Skittles and DDB Present SKITTLES Commercial: The Broadway Musical

The Super Bowl is all about awareness and reach and making sure your brand is a part of the Super Bowl conversation.

Skittles is taking a different approach to the Super Bowl this year. As a follow-up to last year’s uber-successful Most Exclusive ad, Skittles is launching the first-ever commercial performed as a live Broadway musical, starring Michael C. Hall. “SKITTLES Commercial: The Broadway Musical” will be performed one time only in front of a live audience at The Town Hall in New York City on Sunday, February 3 at 1 P.M. EST, and it’s packed full of song, dance, and fun. 

The half-hour long musical was written by Pulitzer-finalist playwright Will Eno in partnership with award-winning ad agency, DDB Worldwide. Through song and dance – and original tracks including “Advertising Ruins Everything,” “This Might Have Been A Bad Idea,” and “This Definitely Was A Bad Idea”  – the show takes an absurdly self-reflective look at consumerism and the ever-increasing pervasiveness of brand advertising in our lives. Check out behind-the-scenes video of the original cast recording, “Advertising Ruins Everything,” at You can also listen to the full version of the song, as well as additional music from the show on Spotify. Find full lyrics here

“SKITTLES Commercial: The Broadway Musical” is sold out, but fans can find more information about the show – including the latest news and original content– at All ticket sales will be benefiting Broadway Cares/Equity Fights AIDS. Skittles will be matching the donation raised from ticket purchases.

Ari Weiss
CCO DDB North America

Tell us about your role in the creation of this work.

This won’t come as a shock to anyone, but this is the first Broadway show I’ve ever produced. My role on the project was to bring the very best of advertising together with the very best of Broadway to create a great advertising campaign and a great Broadway musical.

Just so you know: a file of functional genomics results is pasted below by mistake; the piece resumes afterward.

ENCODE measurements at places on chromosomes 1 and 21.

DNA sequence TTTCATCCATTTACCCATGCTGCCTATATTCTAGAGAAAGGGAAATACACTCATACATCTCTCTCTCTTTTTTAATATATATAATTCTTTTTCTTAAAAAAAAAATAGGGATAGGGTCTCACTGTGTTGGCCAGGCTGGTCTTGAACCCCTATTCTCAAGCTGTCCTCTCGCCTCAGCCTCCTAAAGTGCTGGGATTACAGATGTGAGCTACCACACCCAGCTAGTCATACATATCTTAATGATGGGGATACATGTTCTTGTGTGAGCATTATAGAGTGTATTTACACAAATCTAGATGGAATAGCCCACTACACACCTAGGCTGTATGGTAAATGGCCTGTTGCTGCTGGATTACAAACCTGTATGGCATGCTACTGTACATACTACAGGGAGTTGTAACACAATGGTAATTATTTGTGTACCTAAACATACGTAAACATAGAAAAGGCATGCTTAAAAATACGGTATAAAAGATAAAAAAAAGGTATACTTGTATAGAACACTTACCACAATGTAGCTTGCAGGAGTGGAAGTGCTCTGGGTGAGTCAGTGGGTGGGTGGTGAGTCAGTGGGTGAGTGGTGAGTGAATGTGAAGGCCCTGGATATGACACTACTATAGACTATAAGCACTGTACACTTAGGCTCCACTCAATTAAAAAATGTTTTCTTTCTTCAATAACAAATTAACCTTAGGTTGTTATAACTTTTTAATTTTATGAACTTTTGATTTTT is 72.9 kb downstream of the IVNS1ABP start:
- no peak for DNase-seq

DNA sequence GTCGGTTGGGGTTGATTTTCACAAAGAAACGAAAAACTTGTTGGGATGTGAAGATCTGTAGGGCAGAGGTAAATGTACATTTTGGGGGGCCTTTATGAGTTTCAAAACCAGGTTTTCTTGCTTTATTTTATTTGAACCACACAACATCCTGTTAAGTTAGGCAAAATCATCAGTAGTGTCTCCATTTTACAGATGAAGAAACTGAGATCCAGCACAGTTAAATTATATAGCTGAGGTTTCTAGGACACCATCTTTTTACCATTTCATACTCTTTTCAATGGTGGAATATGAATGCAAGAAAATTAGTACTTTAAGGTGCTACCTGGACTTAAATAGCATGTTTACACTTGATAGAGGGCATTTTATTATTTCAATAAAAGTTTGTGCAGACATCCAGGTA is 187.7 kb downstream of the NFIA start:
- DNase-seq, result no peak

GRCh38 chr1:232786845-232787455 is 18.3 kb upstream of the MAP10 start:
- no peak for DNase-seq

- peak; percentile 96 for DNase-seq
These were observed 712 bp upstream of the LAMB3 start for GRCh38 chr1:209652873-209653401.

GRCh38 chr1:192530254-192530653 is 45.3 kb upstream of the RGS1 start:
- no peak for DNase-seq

Give us an overview of the campaign, what is it about?

Skittles is always about disrupting the ordinary. So while every other brand celebrates advertising during the big game, we thought it could be interesting to absurdly and self-reflectively examine the role consumerism plays on this sacred marketing day. And while we’re at it, why not do it through song and dance?

How is this Super Bowl brief different from the usual brief?

The Super Bowl is all about awareness and reach and making sure your brand is a part of the Super Bowl conversation. Extra points if you can do that without paying the 5+ million dollars for a 30 second spot in the game.

Can you share your favorite behind-the-scenes moment with us?

There have been so many stories on this project, but I think the one moment that sticks out most for me is when we first played Michael C. Hall the demos for the musical. It was an out of body experience. There we were, sitting with an actor that we all had incredible admiration and respect for, and our songs were explaining that he would have to dress up like a cat and openly discuss how this show would ruin his career. It was in that moment that we knew the show would live or die. Thankfully, Michael has an incredible sense of humor.

What was the greatest challenge that you and your team faced during development?

Creating a Broadway musical.

What did you enjoy most about seeing this campaign through? Did you learn anything new from the experience?

Being scared to death, but ultimately not dying. It’s good to be scared. Creativity thrives when you don’t know what you’re doing, especially when you’re attempting something that’s never been done before. We brought together experts from theater and experts from advertising and asked them to quickly learn each other’s worlds. It was an incredible team effort, and everyone embraced the challenge. I’ve learned a ton from each and every person on this project, and for that I’m eternally grateful.

What is your favorite Super Bowl ad of all time?

FedEx “We Apologize” – While every other brand goes all out for the Super Bowl, FedEx believed in the strength of their idea and decided to run color bars for 30 seconds with some brilliantly insightful copy.